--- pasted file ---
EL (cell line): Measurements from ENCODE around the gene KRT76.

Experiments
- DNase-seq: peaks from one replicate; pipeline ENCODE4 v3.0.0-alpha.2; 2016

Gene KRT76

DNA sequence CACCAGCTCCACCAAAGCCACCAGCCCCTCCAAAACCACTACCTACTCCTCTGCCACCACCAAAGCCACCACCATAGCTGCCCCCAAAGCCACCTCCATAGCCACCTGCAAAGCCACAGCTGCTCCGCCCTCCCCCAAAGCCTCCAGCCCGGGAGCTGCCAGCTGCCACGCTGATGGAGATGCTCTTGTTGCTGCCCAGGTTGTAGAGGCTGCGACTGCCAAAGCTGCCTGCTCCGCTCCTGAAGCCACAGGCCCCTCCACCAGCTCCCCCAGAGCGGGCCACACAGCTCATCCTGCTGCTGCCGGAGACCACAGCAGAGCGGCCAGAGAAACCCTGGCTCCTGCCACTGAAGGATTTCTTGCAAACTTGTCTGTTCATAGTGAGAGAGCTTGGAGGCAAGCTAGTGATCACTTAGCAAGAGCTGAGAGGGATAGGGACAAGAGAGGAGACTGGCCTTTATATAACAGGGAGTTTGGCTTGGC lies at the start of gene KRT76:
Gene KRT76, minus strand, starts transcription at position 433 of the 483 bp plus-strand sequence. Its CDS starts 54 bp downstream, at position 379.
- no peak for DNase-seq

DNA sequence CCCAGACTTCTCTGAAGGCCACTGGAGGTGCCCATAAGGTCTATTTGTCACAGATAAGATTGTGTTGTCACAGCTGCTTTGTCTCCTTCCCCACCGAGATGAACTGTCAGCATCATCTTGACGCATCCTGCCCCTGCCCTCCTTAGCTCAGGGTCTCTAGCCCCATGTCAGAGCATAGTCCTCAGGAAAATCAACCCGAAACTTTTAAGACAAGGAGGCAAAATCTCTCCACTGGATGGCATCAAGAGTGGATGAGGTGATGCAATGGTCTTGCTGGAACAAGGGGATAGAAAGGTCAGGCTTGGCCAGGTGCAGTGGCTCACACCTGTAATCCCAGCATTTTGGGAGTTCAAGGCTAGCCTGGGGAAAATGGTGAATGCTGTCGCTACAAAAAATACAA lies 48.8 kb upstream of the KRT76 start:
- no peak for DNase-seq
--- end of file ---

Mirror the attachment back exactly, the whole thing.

EL (cell line): Measurements from ENCODE around the gene KRT76.

Experiments
- DNase-seq: peaks from one replicate; pipeline ENCODE4 v3.0.0-alpha.2; 2016

Gene KRT76

DNA sequence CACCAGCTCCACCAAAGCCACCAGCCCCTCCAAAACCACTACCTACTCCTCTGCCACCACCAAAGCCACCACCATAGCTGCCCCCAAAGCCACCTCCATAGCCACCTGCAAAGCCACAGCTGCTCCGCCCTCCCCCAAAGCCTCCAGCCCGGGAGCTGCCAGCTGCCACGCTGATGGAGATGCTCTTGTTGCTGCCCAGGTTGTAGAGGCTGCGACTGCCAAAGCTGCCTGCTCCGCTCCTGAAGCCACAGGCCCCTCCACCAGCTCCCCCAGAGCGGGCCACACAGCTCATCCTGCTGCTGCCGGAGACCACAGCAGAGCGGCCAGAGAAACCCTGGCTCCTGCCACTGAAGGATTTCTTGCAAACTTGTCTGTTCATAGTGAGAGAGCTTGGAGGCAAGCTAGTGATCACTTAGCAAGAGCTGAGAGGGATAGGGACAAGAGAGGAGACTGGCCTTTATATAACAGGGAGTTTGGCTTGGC lies at the start of gene KRT76:
Gene KRT76, minus strand, starts transcription at position 433 of the 483 bp plus-strand sequence. Its CDS starts 54 bp downstream, at position 379.
- no peak for DNase-seq

DNA sequence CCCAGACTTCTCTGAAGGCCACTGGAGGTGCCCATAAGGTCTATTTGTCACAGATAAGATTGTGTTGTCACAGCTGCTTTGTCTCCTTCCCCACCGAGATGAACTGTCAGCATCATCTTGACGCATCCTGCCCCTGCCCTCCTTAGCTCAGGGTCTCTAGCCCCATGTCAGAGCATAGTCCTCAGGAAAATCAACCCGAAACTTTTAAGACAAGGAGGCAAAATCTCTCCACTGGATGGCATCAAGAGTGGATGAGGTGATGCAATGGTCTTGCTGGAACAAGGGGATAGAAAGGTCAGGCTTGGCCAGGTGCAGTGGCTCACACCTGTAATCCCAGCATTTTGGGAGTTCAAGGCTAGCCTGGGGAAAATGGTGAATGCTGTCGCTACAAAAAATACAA lies 48.8 kb upstream of the KRT76 start:
- no peak for DNase-seq